Issue with Watch Dog Timer

I am having trouble getting the watch dog timer to work. I have read multiple posts on various forums and what I have done looks standard but nothing happens.

This is one where I want to reboot if I don’t get a tcp connection within 60 seconds

  // Start TCP Client
  // Reboot if we don't get TCP Connection within 60 seconds
  LoopExitTime = millis() + 60000;
  while ( ( !myTcpClient.connect( SrvrIP, Port ) ) && ( millis() < LoopExitTime ) )

  // Reboot
  if ( millis() > LoopExitTime ) 
    Serial.println( F( "Failed to open TCP connection" ) );

  Serial.println( F( "TCP running" ) );

In this one, I have a function which waits 70 seconds for input from a serial device (Dylos dust monitor).

void Check_mySerial_Avail() 
      ( mySerial.available() == 0 ) && 
      ( millis() < lDylosFailureTime )

  if ( millis() > lDylosFailureTime ) 
    Send2Srvr( "Ctrl", "Restart - No Dylos message for 70 seconds", true );


When I set thinhs up so that failures occur - stop tcp listener in first example, turn power off to Dylos in second - nothing happens. I get the diagnostic message on the serial monitor showing the logic clearly arrives in that branch but the sketch logic does not restart.

Am I missing something?

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A few more snippets.

When I do a verbose compile, this file:

#include <avr/wdt.h>

… does not appear in the output list along with all the other “included” files.

I thought the WDT stuff may be native so I commented out this include statement and tried to compile, I got error messages that both ‘WDTO_15MS’ and ‘wdt_enable’ were not declared in this scope. I found all this very confusing.

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Hey Brian,

I haven’t worked with the watchdog before, but it seems that you’re definitely using the best method you can. Have you got a bit of serial printing that triggers when your code starts so you can tell when it restarts?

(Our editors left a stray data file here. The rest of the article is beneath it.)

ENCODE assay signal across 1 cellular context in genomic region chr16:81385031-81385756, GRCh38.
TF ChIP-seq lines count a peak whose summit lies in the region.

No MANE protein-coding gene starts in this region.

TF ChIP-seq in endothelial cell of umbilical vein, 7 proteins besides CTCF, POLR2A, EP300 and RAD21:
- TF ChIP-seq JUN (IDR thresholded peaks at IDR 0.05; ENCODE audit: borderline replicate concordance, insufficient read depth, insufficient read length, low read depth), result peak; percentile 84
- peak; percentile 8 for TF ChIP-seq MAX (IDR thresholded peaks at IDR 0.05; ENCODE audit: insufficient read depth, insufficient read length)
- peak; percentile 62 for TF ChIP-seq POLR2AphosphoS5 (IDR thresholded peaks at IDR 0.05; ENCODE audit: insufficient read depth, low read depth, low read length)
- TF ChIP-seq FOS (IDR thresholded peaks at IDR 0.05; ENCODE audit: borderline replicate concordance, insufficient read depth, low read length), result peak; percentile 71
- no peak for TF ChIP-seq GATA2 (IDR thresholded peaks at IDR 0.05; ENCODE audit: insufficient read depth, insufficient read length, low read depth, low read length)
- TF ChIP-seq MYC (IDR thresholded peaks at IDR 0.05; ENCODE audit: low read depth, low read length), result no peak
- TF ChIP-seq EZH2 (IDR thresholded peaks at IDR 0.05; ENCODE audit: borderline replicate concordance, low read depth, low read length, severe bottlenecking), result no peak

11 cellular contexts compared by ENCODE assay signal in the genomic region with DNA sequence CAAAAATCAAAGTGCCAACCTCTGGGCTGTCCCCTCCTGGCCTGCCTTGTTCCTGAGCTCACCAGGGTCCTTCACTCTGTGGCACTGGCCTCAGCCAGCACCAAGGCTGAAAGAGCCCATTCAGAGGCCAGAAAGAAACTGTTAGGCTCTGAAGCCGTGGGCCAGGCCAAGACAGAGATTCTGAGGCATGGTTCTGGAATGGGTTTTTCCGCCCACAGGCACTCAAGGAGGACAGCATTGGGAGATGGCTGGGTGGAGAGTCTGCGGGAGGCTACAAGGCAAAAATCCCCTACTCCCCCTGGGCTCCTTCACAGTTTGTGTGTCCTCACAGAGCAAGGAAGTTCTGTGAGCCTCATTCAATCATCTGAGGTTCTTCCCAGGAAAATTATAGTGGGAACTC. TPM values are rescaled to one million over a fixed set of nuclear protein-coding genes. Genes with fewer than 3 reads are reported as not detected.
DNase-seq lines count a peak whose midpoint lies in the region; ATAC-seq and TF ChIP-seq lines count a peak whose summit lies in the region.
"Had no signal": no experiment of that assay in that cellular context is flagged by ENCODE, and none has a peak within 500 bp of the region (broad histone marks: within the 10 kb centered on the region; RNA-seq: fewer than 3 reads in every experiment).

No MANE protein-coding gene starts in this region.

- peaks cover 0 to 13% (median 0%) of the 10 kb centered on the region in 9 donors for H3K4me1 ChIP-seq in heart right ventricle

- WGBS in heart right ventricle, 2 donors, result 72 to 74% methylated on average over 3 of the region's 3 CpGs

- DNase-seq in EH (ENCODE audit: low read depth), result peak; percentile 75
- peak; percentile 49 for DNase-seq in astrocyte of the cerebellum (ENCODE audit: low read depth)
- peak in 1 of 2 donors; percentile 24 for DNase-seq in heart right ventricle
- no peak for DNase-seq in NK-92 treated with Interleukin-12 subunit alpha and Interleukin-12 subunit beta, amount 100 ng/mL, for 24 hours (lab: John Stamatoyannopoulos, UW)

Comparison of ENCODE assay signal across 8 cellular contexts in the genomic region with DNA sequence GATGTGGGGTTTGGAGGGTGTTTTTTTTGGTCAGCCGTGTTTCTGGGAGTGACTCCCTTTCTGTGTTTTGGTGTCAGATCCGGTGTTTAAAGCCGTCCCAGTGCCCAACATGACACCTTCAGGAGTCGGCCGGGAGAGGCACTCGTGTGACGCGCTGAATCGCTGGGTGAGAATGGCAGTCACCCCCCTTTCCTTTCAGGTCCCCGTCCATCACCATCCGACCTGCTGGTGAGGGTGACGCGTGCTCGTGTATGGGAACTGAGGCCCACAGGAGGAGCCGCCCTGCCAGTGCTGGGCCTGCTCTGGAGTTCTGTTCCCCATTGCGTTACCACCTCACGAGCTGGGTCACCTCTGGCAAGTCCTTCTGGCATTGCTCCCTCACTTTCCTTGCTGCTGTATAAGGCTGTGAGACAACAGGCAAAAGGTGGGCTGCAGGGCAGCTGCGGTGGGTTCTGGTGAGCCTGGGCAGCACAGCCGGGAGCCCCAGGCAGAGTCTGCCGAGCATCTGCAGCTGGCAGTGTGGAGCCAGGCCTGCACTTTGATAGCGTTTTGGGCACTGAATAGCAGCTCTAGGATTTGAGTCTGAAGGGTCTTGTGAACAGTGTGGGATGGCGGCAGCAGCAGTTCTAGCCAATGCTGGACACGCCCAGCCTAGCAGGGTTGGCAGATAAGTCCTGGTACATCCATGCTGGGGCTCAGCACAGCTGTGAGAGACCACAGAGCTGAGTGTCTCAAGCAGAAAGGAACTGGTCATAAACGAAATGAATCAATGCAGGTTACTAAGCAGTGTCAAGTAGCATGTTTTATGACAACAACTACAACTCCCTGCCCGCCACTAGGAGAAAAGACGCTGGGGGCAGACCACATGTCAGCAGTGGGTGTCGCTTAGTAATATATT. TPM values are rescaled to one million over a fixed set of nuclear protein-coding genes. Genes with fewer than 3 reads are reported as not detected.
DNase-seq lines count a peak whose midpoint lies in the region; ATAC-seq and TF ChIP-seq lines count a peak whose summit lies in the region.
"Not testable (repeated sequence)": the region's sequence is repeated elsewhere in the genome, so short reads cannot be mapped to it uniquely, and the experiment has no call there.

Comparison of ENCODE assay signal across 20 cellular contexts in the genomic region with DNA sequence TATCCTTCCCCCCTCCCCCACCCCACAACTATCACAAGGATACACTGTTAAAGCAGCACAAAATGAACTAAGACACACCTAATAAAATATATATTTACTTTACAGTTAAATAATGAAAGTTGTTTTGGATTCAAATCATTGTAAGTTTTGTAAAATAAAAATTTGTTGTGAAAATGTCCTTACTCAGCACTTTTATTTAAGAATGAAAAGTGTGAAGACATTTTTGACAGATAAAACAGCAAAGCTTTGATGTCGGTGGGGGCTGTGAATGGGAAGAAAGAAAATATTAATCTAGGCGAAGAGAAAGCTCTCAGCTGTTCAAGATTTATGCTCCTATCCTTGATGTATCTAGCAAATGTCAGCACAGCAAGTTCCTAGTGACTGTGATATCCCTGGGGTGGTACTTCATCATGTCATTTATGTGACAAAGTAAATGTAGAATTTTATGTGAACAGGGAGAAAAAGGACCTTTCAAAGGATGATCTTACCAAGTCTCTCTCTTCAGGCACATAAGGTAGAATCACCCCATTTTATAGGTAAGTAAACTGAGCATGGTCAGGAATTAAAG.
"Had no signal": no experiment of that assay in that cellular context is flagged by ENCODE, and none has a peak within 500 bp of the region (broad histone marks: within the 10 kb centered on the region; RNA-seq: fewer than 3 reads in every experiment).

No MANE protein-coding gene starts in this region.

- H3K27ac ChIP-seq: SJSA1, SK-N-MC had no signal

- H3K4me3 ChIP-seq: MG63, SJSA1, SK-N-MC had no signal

From the code you’ve posted so far, I can’t see any errors, but could you post the rest as well?

I’ll do some experimentation on my end to try and get a watchdog to work in my instance

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Hi James.

Thanks for your interest.

Before I send you my 440-line sketch, I will share a test sketch with you.

// Include necessary library files
#include <avr/io.h>
#include <avr/wdt.h>
unsigned long LoopExitTime;

void setup () 

  // Launch diagnostic messaging
  while (!Serial);
  Serial.println( "" );
  Serial.println( F( "Arduino ***** DIAGS RUNNING *****" ));

  Serial.println( F( "Beginning One sec wait" ) );


void loop()

  LoopExitTime = millis() + 2000;
  while ( millis() < LoopExitTime ) 
  Serial.print( F( "Looping: " ));
  Serial.print( LoopExitTime);
  Serial.print( F( " : " ));
  Serial.println( millis());


The diagnostic output is:

16:40:25.278 -> 
16:40:25.278 -> Arduino ***** DIAGS RUNNING *****
16:40:25.278 -> Beginning One sec wait
16:40:25.332 -> Looping: 2000 : 11
16:40:25.479 -> Looping: 2000 : 216
16:40:25.679 -> Looping: 2000 : 415
16:40:25.880 -> Looping: 2000 : 616
16:40:26.081 -> Looping: 2000 : 817
16:40:26.281 -> Looping: 2000 : 1016
16:40:26.481 -> Looping: 2000 : 1217
16:40:26.681 -> Looping: 2000 : 1418

I would have thought the WDT (enabled at WDTO_1S ) would have kicked in before the 16:40:26.281 line.

While working out what to say here, I continued searching and I think I have found the (an?) answer. I was going to pull the pin but then I thought you may be interested in what I found.

At this address: Watchdog Timer in Arduino | Arduino
I found an example that is very close to mine above except that it has a delay after the wdt_disable statement. With that in place it works perfectly. I tried the 3000ms in the example but cut that back to 500 and it worked fine.

I now need to work out whether I need to do this just once or in multiple logic paths.

Still happy to share my full sketch with you. I plan to do so soon anyway when I have got it fully “productionised”.

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